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The Unholy


‘The Unholy’ review

The classic James Herbert novel ‘Shrine’ is brought to the big screen.

Down-and-out journalist Gerry Fenn (Jeffrey Dean Morgan) arrives in Banfield, Massachussetts to investigate a series of cow mutilations, which turn out to the work of a teenage prankster. Before he leaves the town, Gerry happens upon an old doll hidden inside a tree and unaware that it contains the spirit of a woman executed for witchcraft in 1845, he destroys it. That night, Gerry crashes his car while leaving town after swerving to avoid hitting Alice (Cricket Brown), a young deaf-mute girl, who appears to be speaking in a trance like state before collapsing in front of the tree where Gerry earlier found the doll. The next day Alice appears to be healed and she claims she’s been touched by the Virgin Mary, prompting Gerry to stick around and find out if what she’s saying is true.

‘The Unholy’ is an adaptation of horror writer James Herbert’s book ‘Shrine’, which was published in 1983. It marks the directorial debut for long-time Herbert fan Evan Spiliotopoulos, who has had success as a screenwriter on films such as 2014’s ‘Hercules’ and 2016’s ‘The Huntsman: Winter’s War’. While religion and horror have gone hand-in-hand over the decades, Spiliotopoulos tries to do something a little different with ‘The Unholy’. He lets the religious and spiritual side of the film take the spotlight, keeping the horror side at bay for much of the film’s run-time. That’s not to say he doesn’t deliver on the chills and thrills though.

The Unholy
Credit: Sony Pictures Releasing UK

The viewer knows from the opening moments that the Virgin Mary isn’t responsible for Alice’s miracle, or her ability to now perform miracles for others. While the people of Banfield are happy to believe that the Virgin Mary has blessed one of their own, the sceptical Gerry isn’t quite as convinced. He convinces Father Hagen (William Sadler), Alice’s guardian, to allow him access to her for a story and the arrival of Bishop Gyles (Cary Elwes) and Monsignor Delgarde (Diogo Morgado), sent by the Catholic Church to investigate the ‘miracle’, leads Gerry to suspect that something altogether more sinister is occurring.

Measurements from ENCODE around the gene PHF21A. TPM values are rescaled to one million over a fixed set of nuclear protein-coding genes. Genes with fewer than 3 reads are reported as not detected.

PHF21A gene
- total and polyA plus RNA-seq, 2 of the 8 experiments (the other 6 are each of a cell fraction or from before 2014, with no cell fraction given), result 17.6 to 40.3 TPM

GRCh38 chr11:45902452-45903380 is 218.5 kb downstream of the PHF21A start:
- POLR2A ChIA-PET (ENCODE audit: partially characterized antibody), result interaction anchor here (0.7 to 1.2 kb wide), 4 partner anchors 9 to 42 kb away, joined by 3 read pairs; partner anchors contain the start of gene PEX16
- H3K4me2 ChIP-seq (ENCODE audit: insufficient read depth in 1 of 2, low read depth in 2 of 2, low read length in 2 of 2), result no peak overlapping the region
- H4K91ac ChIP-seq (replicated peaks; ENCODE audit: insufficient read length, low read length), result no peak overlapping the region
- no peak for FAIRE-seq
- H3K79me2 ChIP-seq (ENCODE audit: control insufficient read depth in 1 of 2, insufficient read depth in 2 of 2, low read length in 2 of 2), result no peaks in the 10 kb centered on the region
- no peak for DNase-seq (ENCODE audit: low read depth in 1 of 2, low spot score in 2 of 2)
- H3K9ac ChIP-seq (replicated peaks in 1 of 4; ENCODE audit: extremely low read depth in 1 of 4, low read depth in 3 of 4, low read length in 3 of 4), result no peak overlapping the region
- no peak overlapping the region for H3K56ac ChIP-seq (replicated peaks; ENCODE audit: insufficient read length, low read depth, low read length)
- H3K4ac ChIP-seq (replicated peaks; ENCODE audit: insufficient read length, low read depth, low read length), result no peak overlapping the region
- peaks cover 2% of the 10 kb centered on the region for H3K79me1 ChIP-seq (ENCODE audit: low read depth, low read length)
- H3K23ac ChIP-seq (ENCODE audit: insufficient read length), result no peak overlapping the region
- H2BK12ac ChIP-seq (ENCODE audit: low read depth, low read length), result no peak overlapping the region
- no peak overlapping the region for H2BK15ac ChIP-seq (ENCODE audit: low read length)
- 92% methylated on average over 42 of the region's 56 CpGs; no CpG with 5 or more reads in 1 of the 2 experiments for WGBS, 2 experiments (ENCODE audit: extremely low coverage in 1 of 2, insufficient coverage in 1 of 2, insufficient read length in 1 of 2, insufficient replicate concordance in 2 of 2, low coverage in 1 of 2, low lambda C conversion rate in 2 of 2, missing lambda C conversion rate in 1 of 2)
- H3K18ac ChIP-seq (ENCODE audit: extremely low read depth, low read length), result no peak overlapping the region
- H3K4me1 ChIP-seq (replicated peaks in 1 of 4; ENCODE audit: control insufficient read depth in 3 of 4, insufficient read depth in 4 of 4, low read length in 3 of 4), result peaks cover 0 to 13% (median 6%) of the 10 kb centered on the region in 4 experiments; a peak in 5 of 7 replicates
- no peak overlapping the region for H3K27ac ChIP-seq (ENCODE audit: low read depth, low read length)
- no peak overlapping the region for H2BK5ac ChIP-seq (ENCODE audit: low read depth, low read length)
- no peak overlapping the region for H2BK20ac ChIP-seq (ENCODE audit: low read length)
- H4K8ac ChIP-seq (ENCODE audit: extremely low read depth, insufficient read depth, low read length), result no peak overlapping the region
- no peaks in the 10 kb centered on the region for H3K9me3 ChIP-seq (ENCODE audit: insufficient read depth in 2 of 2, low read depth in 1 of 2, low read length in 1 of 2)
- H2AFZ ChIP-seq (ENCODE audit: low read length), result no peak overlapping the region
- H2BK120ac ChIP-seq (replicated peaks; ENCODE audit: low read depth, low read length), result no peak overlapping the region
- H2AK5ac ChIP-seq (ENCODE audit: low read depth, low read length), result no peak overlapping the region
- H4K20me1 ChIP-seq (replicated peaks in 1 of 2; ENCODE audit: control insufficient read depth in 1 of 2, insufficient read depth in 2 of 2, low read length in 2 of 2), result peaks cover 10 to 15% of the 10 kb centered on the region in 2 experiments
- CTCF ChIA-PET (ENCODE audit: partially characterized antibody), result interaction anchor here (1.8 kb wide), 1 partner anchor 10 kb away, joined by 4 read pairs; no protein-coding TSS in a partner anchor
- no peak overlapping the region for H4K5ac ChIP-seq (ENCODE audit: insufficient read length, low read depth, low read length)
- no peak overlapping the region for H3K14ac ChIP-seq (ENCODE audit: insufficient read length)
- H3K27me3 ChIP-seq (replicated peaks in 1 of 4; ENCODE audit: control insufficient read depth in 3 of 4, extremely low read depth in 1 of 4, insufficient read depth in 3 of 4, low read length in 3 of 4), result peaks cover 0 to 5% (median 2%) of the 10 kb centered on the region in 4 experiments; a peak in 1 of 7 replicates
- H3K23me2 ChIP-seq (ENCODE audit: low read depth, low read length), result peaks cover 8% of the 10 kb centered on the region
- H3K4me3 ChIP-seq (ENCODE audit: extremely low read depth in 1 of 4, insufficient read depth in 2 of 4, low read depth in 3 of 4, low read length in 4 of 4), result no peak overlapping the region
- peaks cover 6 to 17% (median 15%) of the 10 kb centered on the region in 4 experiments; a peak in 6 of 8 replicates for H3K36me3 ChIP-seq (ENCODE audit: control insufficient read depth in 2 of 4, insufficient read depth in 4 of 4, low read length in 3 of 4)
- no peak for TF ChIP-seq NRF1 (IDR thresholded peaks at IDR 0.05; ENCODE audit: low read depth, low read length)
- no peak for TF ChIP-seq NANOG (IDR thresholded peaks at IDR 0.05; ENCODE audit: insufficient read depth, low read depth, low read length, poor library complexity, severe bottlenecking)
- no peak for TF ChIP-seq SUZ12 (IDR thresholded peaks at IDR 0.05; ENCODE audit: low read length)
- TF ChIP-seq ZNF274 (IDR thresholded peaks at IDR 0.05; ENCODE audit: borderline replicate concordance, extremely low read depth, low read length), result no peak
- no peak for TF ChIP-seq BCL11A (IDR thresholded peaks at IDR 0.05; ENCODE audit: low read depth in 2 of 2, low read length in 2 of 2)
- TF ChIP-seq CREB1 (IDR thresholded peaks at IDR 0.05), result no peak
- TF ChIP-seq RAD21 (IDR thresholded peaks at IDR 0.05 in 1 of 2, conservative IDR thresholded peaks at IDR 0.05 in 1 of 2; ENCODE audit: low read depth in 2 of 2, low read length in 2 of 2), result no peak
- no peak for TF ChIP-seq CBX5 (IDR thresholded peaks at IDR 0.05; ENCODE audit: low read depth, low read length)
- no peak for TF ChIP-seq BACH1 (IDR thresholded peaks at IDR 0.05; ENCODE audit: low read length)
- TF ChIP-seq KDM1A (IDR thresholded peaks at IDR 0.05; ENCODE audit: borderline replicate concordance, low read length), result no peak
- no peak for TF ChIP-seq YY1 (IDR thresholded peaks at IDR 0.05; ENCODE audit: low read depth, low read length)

Much of ‘The Unholy’ aims to unsettle the viewer. Religion is always an uncomfortable and controversial subject for horror films to tackle, but Spiliotopoulos approaches it with understanding and sensitivity. While the storyline highlights how religion can become cult-like for its followers, often encouraging them to believe without questioning, it also highlights the comfort that a community can find in having something to believe in that brings them together. Spiliotopoulos cleverly updates Herbert’s book to show the effect that Alice has on people via short snippets from social media posts and videos generated by her followers.

The Unholy
Credit: Sony Pictures Releasing UK

The cast is universally strong. The role of Gerry Fenn may not be a stretch for Jeffrey Dean Morgan, but the mix of charisma and edge that he possesses makes him the perfect choice to play the character. The real revelation though is Cricket Brown, a relative unknown outside of the theatre world, who knocks it out of the park as Alice. She has such a pure innocence about her that you truly believe her, and I wouldn’t be surprised if she goes on to really make her mark in the film industry.

‘The Unholy’ may hold back on its horror side, although when it does deliver you’ll bring to mind Japanese classics such as ‘The Grudge’ and ‘Ring’, but it is still an entertaining horror that will make you think. The pacing could have been a little zippier in places and if wall-to-wall jump scares are what you’re after, this isn’t for you, but if you’ve read the Herbert novel, you’ll likely to be pleased with how Spiliotopoulos has brought the story to the big screen. ‘The Unholy’ may not reinvent the wheel but as cinemas finally start to re-open, it could find an eager and willing audience of starved horror fans, and it should be satisfying enough for them.

Cast: Jeffrey Dean Morgan, Cricket Brown, William Sadler, Katie Aselton, Cary Elwes, Diogo Morgado Director: Evan Spiliotopoulos Writers: Evan Spiliotopoulos (screenplay), James Herbert (book) Certificate: 15 Duration: 99 mins Released by: Sony Pictures Releasing Release date: 17th May 2021


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